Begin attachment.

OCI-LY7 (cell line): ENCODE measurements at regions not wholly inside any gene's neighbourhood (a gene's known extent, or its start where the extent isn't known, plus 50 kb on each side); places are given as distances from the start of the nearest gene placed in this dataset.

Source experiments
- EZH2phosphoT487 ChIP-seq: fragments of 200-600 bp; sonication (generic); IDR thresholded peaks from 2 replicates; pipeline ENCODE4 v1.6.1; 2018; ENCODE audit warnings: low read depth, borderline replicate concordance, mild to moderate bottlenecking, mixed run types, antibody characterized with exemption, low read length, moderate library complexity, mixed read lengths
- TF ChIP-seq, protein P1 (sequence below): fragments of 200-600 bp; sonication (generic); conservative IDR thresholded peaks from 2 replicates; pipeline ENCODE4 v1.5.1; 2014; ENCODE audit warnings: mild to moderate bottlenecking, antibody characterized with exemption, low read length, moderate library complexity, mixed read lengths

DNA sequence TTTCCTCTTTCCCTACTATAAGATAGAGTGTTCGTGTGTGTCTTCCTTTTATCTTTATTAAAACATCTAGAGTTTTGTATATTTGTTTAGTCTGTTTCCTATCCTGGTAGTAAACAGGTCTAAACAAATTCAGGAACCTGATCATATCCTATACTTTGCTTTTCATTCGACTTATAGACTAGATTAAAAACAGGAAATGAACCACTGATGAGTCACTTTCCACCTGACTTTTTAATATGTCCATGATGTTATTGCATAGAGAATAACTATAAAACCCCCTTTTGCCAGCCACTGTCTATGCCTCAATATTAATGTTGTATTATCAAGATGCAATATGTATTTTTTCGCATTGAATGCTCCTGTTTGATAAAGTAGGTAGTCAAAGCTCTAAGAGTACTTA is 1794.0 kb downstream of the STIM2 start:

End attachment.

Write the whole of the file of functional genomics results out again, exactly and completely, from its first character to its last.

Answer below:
OCI-LY7 (cell line): ENCODE measurements at regions not wholly inside any gene's neighbourhood (a gene's known extent, or its start where the extent isn't known, plus 50 kb on each side); places are given as distances from the start of the nearest gene placed in this dataset.

Source experiments
- EZH2phosphoT487 ChIP-seq: fragments of 200-600 bp; sonication (generic); IDR thresholded peaks from 2 replicates; pipeline ENCODE4 v1.6.1; 2018; ENCODE audit warnings: low read depth, borderline replicate concordance, mild to moderate bottlenecking, mixed run types, antibody characterized with exemption, low read length, moderate library complexity, mixed read lengths
- TF ChIP-seq, protein P1 (sequence below): fragments of 200-600 bp; sonication (generic); conservative IDR thresholded peaks from 2 replicates; pipeline ENCODE4 v1.5.1; 2014; ENCODE audit warnings: mild to moderate bottlenecking, antibody characterized with exemption, low read length, moderate library complexity, mixed read lengths

DNA sequence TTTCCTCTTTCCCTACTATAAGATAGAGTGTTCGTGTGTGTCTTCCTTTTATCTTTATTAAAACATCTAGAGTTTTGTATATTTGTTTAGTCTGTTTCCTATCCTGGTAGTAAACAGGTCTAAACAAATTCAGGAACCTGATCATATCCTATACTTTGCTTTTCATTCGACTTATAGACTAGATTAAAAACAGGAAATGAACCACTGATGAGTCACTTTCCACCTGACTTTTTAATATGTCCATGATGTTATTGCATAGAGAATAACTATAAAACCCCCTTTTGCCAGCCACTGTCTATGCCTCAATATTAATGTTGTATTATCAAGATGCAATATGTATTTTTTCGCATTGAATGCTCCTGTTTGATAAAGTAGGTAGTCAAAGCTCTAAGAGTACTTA is 1794.0 kb downstream of the STIM2 start: